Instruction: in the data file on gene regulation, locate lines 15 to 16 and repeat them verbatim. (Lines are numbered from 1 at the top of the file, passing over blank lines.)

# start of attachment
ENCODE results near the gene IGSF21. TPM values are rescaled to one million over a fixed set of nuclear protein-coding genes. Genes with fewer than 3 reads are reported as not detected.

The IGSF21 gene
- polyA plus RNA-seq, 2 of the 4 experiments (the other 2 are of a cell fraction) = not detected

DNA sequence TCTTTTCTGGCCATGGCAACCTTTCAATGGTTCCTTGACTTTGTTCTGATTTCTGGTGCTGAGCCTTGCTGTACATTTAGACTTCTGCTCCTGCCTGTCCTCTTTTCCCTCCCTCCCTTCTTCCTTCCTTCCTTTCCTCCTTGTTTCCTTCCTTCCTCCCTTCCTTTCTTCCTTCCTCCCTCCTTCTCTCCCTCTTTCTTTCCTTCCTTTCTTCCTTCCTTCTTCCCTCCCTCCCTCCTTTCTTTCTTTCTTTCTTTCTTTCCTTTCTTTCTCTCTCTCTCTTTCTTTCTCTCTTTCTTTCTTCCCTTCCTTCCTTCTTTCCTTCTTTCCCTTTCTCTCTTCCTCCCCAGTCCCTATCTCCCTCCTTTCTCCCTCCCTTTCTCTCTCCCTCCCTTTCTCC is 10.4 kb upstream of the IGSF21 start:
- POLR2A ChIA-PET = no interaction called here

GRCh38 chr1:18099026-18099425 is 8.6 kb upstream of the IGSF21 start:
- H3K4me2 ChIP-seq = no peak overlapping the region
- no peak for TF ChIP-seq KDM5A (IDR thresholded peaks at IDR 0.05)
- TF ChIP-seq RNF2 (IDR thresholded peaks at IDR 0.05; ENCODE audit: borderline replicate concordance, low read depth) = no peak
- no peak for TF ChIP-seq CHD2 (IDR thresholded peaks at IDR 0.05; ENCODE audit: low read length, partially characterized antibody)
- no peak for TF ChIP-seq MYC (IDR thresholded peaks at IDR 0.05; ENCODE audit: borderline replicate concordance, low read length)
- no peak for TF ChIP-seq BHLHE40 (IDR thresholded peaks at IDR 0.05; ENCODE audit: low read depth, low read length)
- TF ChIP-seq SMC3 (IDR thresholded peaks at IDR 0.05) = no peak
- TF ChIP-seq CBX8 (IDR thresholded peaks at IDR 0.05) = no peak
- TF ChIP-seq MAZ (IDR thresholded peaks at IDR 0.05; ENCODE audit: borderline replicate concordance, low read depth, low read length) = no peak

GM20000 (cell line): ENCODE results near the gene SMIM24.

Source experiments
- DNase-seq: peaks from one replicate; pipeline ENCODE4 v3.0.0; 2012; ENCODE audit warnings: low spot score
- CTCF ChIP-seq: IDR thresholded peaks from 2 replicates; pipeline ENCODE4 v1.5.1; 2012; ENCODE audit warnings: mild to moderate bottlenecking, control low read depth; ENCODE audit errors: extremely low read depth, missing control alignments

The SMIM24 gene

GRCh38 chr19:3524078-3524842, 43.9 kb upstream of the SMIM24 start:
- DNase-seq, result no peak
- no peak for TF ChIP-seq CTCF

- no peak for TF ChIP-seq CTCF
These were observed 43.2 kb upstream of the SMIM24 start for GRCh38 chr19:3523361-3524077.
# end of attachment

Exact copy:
- TF ChIP-seq MAZ (IDR thresholded peaks at IDR 0.05; ENCODE audit: borderline replicate concordance, low read depth, low read length) = no peak

GM20000 (cell line): ENCODE results near the gene SMIM24.